Otherness is related to this idea of the gaze: “As the day proceeded, he saw the faces change, growing less and less recognizable. He wondered if he was like that too, but he didn’t dare touch it and avoided his glance in the windows… This time there were two of him.” According to Lacan, the mirror stage is one of the most pivotal development stages in our growing understanding of who we are and what makes us an “I”; however, in the mirror it is not recognition but misrecognition (méconnaissance) that causes us to begin to fathom our identity. As Nooteboom writes: “He didn’t know if his body has recognized him.” Like Neumann’s images, Nooteboom wonders if “there were holes where the eyes had been,” causing a project concerned with an analysis of the self to buckle as the self is an entity that is ultimately a stranger. Tellingly, then, it is the Other—our reflected image which we fetishize as an “ideal-I”—that defines our self, and it is for this Other that we are continually striving, barred from this idealized version of ourselves by desire and the linguistic trappings of the symbolic order. If “I is an other” then the “I” is also always in pursuit of the Other.
In Nooteboom’s prose poems, the mirror comes to stand as the place where this terrifying performance of recognition and otherness is enacted, and therefore there is both an attraction to this scene as well as a repulsion: “How easy, he thought, to disappear, becoming someone who has left his clothes on the rocks and entered the mirror forever, the impossibly thin, living mirror that seals the silence.” This image again emphasizes this collaboration’s aim to dismantle binary oppositions, and yet risk being “seal[ed] in silence” in the process. While images can help us to remember past experiences, they can also be traumatizing in that these reminders can further alienate us from our sense of self, recalling events in an ostensibly objective way when it is subjectivity that governs our relation to things: “There must still be photos with him in them, photos in which he didn’t want to see himself. The number of lives in an old body is unbearable.”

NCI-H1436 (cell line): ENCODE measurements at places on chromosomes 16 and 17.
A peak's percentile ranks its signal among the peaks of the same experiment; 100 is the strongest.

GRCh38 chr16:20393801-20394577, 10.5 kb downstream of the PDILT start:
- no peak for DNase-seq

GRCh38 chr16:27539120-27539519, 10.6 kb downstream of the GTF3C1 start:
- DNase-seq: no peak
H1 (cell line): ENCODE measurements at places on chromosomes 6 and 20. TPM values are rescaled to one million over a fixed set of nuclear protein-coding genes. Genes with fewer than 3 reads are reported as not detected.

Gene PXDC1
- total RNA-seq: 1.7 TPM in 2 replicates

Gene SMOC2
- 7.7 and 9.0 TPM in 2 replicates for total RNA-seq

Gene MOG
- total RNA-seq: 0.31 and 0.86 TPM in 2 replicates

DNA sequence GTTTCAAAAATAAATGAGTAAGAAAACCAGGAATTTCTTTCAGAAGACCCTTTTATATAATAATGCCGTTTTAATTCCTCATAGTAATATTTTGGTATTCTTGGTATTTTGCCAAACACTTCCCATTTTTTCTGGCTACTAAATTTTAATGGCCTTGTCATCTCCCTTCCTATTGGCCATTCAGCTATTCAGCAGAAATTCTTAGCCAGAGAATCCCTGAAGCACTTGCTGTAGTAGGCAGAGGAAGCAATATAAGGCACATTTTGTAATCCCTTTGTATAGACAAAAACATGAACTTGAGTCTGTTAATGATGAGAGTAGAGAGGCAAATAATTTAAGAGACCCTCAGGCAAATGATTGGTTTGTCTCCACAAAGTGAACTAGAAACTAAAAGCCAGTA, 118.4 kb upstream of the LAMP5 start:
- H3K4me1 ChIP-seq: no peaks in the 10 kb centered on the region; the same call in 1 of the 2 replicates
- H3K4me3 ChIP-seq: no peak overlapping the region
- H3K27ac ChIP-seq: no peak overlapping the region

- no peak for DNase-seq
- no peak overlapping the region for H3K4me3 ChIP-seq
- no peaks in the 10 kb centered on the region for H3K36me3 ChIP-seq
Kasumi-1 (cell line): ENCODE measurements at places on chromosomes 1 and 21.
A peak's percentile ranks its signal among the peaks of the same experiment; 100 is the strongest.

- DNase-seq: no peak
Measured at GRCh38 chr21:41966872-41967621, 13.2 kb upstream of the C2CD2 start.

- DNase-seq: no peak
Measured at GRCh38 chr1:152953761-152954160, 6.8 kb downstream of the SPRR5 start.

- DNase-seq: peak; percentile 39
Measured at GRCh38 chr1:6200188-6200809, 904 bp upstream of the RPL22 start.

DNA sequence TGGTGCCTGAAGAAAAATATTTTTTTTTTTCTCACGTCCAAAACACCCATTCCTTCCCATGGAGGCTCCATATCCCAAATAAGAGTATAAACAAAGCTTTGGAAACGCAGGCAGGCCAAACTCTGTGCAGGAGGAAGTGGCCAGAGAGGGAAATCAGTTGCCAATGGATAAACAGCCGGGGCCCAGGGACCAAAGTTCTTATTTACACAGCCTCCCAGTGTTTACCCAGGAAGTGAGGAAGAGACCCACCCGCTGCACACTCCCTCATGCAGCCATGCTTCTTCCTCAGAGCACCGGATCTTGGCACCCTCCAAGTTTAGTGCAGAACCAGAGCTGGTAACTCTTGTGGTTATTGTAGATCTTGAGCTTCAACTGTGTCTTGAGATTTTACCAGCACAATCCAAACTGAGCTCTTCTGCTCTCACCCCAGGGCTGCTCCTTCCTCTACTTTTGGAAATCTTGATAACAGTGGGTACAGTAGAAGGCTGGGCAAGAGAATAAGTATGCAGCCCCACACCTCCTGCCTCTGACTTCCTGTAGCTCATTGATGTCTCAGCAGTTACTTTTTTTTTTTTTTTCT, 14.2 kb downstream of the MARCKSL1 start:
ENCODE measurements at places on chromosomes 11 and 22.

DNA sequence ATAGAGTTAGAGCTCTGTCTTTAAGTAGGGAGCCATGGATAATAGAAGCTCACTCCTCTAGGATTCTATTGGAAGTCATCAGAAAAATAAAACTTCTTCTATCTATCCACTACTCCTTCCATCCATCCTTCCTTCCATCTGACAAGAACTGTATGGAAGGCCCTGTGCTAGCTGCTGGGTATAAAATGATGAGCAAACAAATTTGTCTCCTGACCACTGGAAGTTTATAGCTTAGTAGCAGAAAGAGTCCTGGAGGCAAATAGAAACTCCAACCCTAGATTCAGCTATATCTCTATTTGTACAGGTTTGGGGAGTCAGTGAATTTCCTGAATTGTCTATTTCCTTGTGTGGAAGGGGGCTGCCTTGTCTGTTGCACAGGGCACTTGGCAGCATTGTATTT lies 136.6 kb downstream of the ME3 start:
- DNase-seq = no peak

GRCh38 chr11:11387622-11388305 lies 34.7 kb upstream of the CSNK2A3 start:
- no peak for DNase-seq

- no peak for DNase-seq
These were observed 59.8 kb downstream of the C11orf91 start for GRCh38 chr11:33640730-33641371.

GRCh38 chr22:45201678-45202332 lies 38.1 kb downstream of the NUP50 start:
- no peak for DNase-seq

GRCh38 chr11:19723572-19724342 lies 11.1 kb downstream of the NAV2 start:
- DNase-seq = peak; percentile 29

Recognition and rupture: these extremes are at the heart of many philosophical and aesthetic projects and Self-Portrait of an Other is a relentless meditation on the relation between self and other, between text and image, between the individual and the world, and, most importantly, what the artist’s role is in trying to elucidate these questions—for these are phenomenological questions to which there are no answers—in ways that do not repeat old discourses. Neumann’s images and Nooteboom’s texts work together to postulate a world in which the self can be free from all fetters, a world that can exist only in the dreamscapes and nightmare worlds the two men create together for there can be no self without the divisions, fissures, and schisms that we conceptualize as the Other.(less)
What is “a writer’s writer”? Although the phrase is often used both haphazardly and problematically, there is something inherently useful about it when discussing the enduring legacy of certain authors. The OED attributes the first use of the term “a writer’s writer” to Orwell, who uses this description when writing about Gerard Manley Hopkins. This is particularly fitting, perhaps, as Julian Barnes—in his London Review of Books review of Lydia Davis’s translation of Flaubert’s Madame Bovary—brings Davis’s own discussion of Hopkins’s work to bear on what Barnes refers to as Davis’s status as “a writer’s writer’s writer.”
Recently, too, J. M. Coetzee’s assessment of Gerald Murnane’s work in The New York Review of Books raises this question of inspiration and influence: as Coetzee himself is often described as “a writer’s writer,” does his praise of Murnane’s literary output cast Murnane into the realm of “a writer’s writer’s writer”? To be sure, while the term “a writer’s writer” is often ascribed to “difficult” prose, such as Proust’s and Beckett’s, it’s usually used to emphasize their influence on other writers and artists.